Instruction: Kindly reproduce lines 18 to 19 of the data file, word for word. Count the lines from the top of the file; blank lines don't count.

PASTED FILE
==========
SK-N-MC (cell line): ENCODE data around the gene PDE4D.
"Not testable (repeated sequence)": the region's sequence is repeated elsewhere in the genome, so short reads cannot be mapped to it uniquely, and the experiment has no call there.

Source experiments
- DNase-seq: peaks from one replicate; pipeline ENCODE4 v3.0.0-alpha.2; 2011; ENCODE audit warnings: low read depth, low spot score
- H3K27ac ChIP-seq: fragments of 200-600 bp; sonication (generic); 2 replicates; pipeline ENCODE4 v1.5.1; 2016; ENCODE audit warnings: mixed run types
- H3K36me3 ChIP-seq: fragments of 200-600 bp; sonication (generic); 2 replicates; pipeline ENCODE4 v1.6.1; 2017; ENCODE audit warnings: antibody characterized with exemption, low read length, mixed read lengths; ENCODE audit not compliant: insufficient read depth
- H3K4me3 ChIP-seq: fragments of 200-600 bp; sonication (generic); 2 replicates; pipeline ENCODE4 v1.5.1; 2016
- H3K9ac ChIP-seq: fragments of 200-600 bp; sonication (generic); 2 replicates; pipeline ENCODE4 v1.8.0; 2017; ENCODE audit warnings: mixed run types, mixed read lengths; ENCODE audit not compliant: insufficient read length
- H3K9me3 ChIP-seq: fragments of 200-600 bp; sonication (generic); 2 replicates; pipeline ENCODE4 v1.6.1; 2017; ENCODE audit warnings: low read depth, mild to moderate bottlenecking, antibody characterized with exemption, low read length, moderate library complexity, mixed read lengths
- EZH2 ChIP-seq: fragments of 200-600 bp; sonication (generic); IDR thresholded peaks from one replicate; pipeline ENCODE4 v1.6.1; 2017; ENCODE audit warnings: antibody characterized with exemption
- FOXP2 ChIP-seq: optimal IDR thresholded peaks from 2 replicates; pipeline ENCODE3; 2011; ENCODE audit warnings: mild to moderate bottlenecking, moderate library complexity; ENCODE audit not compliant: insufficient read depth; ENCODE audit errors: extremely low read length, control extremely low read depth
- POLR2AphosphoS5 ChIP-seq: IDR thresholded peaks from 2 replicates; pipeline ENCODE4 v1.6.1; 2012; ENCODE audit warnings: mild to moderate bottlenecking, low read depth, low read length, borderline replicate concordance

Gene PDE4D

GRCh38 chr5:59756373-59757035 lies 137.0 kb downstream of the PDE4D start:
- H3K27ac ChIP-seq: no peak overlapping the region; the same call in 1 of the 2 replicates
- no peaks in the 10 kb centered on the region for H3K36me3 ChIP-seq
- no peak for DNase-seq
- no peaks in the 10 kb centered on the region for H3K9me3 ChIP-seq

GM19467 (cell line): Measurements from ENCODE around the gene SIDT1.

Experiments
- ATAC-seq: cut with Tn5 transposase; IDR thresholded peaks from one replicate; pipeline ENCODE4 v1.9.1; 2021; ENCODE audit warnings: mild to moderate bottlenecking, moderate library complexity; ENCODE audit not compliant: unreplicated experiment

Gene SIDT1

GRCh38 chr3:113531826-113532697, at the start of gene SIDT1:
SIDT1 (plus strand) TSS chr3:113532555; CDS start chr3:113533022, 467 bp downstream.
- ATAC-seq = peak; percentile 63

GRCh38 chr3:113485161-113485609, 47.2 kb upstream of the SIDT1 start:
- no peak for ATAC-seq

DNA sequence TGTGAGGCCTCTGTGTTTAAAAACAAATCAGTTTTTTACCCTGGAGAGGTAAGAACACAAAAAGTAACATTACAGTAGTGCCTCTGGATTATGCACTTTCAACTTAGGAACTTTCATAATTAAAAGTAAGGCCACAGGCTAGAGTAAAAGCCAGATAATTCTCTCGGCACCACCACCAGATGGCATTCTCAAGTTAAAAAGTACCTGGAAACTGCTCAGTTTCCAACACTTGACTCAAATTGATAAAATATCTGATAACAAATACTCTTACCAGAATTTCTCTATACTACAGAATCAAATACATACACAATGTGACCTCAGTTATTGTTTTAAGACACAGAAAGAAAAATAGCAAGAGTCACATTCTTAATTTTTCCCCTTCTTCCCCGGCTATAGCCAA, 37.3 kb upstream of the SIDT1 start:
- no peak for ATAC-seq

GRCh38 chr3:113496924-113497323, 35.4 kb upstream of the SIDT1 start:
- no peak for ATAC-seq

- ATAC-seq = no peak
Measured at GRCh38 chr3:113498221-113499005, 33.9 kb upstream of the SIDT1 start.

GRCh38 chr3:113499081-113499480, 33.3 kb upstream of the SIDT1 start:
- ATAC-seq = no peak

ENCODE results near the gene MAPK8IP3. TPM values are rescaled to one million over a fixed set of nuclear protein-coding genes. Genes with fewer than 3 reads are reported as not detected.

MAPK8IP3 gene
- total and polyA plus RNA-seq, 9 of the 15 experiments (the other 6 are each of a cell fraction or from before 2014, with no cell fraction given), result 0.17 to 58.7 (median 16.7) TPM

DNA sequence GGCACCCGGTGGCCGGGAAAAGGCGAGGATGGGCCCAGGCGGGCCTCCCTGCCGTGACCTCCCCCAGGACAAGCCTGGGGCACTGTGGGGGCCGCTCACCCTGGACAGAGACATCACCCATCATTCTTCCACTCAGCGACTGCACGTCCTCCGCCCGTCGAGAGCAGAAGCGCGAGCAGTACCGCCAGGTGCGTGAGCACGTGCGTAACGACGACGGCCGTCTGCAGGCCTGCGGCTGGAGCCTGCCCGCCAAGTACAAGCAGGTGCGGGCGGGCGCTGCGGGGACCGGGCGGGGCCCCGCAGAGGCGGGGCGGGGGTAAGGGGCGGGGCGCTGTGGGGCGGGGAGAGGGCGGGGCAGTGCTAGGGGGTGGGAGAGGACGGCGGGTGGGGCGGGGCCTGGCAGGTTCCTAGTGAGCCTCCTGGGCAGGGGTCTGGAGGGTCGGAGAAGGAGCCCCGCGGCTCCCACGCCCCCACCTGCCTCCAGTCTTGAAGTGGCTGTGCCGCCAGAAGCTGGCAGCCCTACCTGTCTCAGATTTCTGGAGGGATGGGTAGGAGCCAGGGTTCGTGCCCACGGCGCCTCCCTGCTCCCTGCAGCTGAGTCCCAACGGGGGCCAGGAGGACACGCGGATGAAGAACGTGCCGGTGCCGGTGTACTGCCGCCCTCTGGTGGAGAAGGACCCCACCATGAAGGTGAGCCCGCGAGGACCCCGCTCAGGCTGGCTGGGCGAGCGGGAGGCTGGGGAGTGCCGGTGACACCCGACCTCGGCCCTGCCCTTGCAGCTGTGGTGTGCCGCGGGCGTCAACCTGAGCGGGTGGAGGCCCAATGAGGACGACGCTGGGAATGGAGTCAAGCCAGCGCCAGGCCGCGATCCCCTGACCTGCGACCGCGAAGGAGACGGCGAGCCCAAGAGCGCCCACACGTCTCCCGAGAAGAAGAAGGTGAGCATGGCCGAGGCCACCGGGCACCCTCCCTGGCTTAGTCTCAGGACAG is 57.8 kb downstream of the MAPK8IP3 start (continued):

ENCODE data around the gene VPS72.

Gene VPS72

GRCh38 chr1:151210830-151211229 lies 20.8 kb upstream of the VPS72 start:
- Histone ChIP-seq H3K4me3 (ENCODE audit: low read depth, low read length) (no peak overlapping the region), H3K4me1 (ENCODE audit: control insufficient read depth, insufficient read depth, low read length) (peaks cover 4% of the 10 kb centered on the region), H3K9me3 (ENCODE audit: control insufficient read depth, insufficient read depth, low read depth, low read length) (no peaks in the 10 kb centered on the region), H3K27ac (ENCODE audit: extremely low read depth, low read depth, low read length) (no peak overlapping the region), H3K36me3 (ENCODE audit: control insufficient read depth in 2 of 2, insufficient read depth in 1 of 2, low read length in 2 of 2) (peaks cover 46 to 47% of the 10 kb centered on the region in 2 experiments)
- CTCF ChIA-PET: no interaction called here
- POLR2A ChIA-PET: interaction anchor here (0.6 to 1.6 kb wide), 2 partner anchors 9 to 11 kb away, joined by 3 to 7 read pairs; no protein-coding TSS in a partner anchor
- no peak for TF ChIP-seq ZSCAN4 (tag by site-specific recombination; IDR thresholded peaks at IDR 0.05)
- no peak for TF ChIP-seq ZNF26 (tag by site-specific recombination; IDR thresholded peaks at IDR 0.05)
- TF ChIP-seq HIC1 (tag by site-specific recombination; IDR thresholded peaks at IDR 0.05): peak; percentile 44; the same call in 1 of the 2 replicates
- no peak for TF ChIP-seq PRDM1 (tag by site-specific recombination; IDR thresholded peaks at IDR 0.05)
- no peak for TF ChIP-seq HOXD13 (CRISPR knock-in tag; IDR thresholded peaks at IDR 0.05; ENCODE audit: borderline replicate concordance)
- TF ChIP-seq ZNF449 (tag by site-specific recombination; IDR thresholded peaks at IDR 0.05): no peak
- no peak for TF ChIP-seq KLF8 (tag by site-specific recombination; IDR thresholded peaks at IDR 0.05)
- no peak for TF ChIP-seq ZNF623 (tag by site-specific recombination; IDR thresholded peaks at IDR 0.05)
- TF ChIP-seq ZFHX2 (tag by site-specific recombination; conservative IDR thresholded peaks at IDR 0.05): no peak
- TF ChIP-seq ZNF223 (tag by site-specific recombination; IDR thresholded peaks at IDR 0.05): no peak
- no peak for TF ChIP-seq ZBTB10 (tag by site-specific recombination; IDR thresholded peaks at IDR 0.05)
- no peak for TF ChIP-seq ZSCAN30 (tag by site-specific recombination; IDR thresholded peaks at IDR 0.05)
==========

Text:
- no peaks in the 10 kb centered on the region for H3K9me3 ChIP-seq

GM19467 (cell line): Measurements from ENCODE around the gene SIDT1.